In trying to cope with advertisers that are cutting back, salespeople are going after accounts that have not been on TV before and looking for new ways to serve old clients. In addition, stations are dreaming up new incentives to inspire their staffs.
Ax-wielding advertisers have delivered a serious blow to TV stations’ top lines over the past several months.
But broadcasters aren’t meekly watching the devastation from the sidelines. Instead, most have been trying to boost revenue by strengthening relationships with existing advertisers and jacking up incentives for salespeople to bring in new business.
“We’re really getting back to basics with our selling,” says Constance Gekas, a sales and marketing executive at WLS, the ABC O&O in Chicago. “You have to get to the decision-maker, and you really have find out what a client needs. The way to do that is to ask the right questions and treat it like it’s your own business.”
That’s a common sentiment at TV stations around the country, fueled by the sinking ad economy.
Despite heavy political ad spending, spot TV year-over-year revenue fell 2.8 percent last year, according to TNS Media Intelligence. And even the most optimistic forecasts see it dropping another 10-15 percent this year against the tough political comps of 2008.
Undaunted, smart broadcasters see those numbers as a call to action.
“What we’re doing, first and foremost, is making sure that our general managers are out in the communities and talking to major advertisers,” says Peter Diaz, executive vice president of TV operations at Belo. “It sounds fundamental and basic, and it is. This is the right time to do that.”
The idea isn’t merely to have face time, but to craft ad strategies that will help advertisers move product, whether that’s traditional TV schedules or multiplatform deals.
Another strategy that many stations are using to bring in ad revenue is to talk to a greater number of prospects than they have in the past.
Stations are drilling down to a deeper list of advertisers, including local businesses that haven’t previously advertised on television or who were priced out of TV years ago.
And salespeople are talking directly to advertisers more than ever to ensure that they understand the benefits of TV.
“The spot TV business was very reliant on agencies advocating for spot television,” says Kathleen Keefe, vice president of sales at Hearst-Argyle. “As all the new media came along, we realized that the value proposition of local television wasn’t being conveyed well to the advertisers themselves.”
She says Hearst-Argyle tasked salespeople with talking up local TV to nearly 200 advertisers, both existing clients and prospective clients. Managers are making sure the right incentives are in place for sales people.
“Our compensation has always been set up so that salespeople are rewarded higher compensation for direct advertisers, folks that maybe haven’t been advertising on television,” says Diaz.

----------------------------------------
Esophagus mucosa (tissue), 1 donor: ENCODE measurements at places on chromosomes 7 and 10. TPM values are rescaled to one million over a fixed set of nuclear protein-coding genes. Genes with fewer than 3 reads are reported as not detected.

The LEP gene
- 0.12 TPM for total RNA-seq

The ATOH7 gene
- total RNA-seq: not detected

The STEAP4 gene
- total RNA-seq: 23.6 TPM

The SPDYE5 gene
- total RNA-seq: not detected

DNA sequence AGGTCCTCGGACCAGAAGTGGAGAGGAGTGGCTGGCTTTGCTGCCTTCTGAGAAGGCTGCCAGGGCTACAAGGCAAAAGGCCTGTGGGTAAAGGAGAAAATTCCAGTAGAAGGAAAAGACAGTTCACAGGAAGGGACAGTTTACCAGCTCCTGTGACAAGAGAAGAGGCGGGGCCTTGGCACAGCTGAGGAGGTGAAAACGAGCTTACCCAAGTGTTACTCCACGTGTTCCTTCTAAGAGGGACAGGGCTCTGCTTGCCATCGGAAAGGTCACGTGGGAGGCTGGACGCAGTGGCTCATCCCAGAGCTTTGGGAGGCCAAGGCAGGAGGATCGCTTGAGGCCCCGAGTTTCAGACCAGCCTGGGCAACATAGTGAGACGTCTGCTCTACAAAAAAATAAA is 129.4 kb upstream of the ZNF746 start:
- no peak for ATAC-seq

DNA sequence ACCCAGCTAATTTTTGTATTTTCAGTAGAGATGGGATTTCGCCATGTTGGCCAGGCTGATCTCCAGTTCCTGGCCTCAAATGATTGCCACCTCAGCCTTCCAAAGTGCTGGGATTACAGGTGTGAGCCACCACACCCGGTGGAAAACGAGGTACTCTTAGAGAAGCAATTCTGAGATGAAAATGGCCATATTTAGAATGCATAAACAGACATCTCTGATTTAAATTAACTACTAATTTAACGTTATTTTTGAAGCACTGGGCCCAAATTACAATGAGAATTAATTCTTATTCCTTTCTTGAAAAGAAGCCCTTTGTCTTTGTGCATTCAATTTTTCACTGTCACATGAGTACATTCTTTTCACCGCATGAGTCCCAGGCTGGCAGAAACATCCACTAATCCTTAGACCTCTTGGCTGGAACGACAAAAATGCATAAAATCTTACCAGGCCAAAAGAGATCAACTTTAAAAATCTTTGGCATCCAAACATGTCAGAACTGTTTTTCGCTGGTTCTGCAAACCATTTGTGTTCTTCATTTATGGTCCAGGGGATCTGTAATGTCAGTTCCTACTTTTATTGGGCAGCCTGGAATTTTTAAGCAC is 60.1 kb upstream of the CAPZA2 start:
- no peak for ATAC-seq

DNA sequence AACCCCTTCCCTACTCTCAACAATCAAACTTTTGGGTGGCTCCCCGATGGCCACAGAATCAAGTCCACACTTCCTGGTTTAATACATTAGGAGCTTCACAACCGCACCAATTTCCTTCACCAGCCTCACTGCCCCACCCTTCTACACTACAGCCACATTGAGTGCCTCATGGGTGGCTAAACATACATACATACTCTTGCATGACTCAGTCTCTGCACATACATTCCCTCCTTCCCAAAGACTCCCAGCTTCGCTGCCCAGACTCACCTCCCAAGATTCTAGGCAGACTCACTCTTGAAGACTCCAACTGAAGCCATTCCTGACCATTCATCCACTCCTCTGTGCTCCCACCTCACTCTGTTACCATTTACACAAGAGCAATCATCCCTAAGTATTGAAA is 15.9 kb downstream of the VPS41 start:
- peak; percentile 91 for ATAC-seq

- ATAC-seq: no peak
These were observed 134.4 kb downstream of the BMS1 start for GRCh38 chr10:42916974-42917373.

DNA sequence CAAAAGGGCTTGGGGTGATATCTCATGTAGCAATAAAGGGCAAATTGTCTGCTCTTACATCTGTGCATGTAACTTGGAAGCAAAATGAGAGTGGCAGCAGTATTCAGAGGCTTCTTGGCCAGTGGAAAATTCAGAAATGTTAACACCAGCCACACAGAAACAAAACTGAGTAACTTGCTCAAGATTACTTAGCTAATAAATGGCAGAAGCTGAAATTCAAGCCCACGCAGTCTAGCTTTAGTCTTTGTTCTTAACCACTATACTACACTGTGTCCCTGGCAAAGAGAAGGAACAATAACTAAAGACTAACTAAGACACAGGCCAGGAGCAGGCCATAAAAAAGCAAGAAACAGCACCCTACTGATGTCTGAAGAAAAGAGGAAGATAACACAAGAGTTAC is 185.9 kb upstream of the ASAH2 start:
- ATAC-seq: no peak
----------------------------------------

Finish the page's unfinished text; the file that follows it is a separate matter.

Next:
Ed Munson, VP and general manager of KPHO, the Meredith-owed CBS affiliate in Phoenix, used a contest in the first quarter to find new advertisers. “The salespeople were incentivized,” he says. “We had hourly prizes and prizes at the end of the contest.”
The contest didn’t pit salespeople against each other, but instead rewarded each salesperson for achieving certain goals.
“It could just be activity in some cases, like how many new business appointments they got,” says Munson. “Sometimes rewarding activity gets everyone’s juices flowing.”
Part of some broadcasters’ new-business strategy is targeting local advertisers that in the past mostly used Yellow Pages and newspapers.
If you look at the local advertising opportunities in any given market, it has been radio, newspaper, local television, Yellow Pages and direct mail,” says Keefe. “When you look at some of the competitive media, they’re obviously challenged.”
TV, when priced right, is a viable alternative to these outlets, she says.
The result of this drilling down is that many stations are seeing increases in spending by law firms, plumbers, trade schools and small retailers that in the past perhaps thought they couldn’t afford TV.
While no one is saying these dollars are offsetting cuts by automotive and other major categories, this revenue is making a bad situation decidedly more bearable.
And there’s another possible benefit: these advertisers may just stick around when the economy rebounds.
Broadcasters are finding that they can attract new advertisers at lower costs to their Web sites and sometimes upsell them to the station itself.
“We have a series called The Verminator, where one of our reporters is talking about scorpions, bees and bedbugs,” says Munson. “There’s a huge amount of complementary information on the Web site, like interactive maps with the worst areas for bees, that sort of thing. And guess what? A pest control company may be very interested in that type of thing.”
LIN TV is using a sales strategy to get salespeople charged up about bringing in TV and online business. It’s called Blue 32, named after the football blitz, according to Robb Richter, LIN’s senior vice president of new media.
Half the stations’ salespeople in March and the other half in April were tasked with going out and booking at least six figures worth of new business in one 24-hour period.
“From those two days, we got almost 350 new advertisers and we booked over $1.5 million in new revenue,” he says. “It wasn’t with discounted rates; it was just a different approach to new business. We got a lot of new media business, but we also got a fair share of TV business out of it, too.”